Michal Kšiňan (History Institute of the Slovak Academy of Sciences, Bratislava & CEFRES, USR 3138 CNRS‐MAEE, Prague): Štefánik´s Death and (Czecho)Slovak Identity.
Gerben Zaagsma (Department of Hebrew and Jewish Studies, University College London): Naftali Botwin – a Jewish Communist Hero in Interwar Poland.
Andrea Pető (Department of Gender Studies, CEU, Budapest): Unlikely Heroines of the Extreme Right Movements: Gender and Movement.
Panel 4: “SUBVERSIVE OR SUBVERTED?”
Chair: Gábor Klaniczay (Department of Medieval Studies, Central European University; Collegium Budapest)
Petra James (Centre national de la recherche scientifique, Paris‐Sorbonne University): The Character of an Outsider: A Hero of the Turn of the 20th Century Czech Literature?
Weronika Parfianowicz (Institute of Polish Culture, University of Warsaw): Heroes and Antiheroes of the Central‐European Modern Novel (Musil, Schulz, Kafka, Hašek).
Xavier Galmiche (Centre national de la recherche scientifique, Paris‐Sorbonne University): Martyrs or rebels? Homo‐Heroism / Homo‐Erotism in Central Europe. The Czech Case.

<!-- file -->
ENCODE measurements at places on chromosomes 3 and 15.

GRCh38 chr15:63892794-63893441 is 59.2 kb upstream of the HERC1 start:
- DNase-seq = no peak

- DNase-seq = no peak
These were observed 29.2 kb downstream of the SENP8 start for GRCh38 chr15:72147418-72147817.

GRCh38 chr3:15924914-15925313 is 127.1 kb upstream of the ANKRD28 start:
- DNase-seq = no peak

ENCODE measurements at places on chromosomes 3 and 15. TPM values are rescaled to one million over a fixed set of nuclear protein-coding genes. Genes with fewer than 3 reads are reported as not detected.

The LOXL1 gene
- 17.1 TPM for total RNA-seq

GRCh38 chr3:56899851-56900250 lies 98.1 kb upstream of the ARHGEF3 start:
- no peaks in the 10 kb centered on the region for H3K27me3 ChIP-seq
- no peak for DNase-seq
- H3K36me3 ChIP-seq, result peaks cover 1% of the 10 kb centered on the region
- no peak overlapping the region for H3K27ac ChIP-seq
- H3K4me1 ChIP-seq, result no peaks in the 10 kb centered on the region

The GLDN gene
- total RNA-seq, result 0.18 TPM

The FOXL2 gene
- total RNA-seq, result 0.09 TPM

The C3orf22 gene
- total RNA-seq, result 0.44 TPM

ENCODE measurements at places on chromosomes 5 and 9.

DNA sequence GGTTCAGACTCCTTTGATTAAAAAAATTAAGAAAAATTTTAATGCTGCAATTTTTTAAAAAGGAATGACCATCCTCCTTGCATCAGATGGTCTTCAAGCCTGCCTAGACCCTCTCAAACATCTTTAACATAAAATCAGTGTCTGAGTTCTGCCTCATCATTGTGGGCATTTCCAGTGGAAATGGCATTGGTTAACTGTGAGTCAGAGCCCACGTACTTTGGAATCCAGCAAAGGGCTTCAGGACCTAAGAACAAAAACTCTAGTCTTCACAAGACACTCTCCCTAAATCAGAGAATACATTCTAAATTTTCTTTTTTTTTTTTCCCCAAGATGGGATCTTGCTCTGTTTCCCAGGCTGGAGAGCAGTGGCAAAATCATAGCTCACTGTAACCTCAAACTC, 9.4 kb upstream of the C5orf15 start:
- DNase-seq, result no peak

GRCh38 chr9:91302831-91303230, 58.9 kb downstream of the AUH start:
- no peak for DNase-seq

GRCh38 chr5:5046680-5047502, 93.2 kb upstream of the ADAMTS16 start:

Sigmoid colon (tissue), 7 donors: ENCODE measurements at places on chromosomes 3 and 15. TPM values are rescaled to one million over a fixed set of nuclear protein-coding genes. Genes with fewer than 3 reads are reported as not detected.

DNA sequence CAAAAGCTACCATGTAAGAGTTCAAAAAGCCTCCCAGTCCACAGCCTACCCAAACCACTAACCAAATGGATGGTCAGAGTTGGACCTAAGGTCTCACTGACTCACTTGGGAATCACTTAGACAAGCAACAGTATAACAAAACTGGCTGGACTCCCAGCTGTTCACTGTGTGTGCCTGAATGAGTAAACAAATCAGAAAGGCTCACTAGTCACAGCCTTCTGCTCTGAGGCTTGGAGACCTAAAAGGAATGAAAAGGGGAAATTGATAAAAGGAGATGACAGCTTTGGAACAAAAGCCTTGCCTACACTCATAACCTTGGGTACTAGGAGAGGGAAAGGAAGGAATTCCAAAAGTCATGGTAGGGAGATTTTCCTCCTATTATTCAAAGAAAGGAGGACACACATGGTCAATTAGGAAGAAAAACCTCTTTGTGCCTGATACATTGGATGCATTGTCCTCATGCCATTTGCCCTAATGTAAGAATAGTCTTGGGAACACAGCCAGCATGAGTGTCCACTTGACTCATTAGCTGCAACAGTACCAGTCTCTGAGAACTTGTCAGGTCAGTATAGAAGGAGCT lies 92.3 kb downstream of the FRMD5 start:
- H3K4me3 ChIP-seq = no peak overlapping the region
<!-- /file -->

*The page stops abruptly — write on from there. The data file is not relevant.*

Panel 5: “SUBVERSIVE OR SUBVERTED?”
Chair: Clara Royer (Centre national de la recherche scientifique, Paris‐Sorbonne University)
Joanna Tegnerowicz (Department of Urban and Rural Sociology, Institute of Sociology, University of Wrocław): The Blood‐Soaked Spectre or the Avenger-Hero: On Popular and Literary Images of Jakub Szela.
Mateusz Chmurski (Centre national de la recherche scientifique, Paris‐Sorbonne University, Paris & Department of Modern Literature, University of Warsaw): Antihero / Self‐Heroicization: Karol Irzykowski and Ladislav Klíma’s “Crusades Against the Principle of Identity”.
Panel 6: “QUESTIONNING HEROES”
Chair: Balázs Trencsényi (Department of History, Central European University)
Katarzyna Pabijanek (Warsaw School for Social Science and Humanities , Warsaw): Making of a Hero. Problematic Heroism of Emilia Plater and Berek Joselewicz.
Balázs Sipos (Eötvös Loránd University, Budapest): Heroes or Victims? New Woman and Modernity in Hungary in the Interwar Period.
Paweł Rodak (Institute of Polish Culture, University of Warsaw): “What and How to Fight for?” Figures of Hero and the Problem of Heroic Attitudes of the Polish War Generation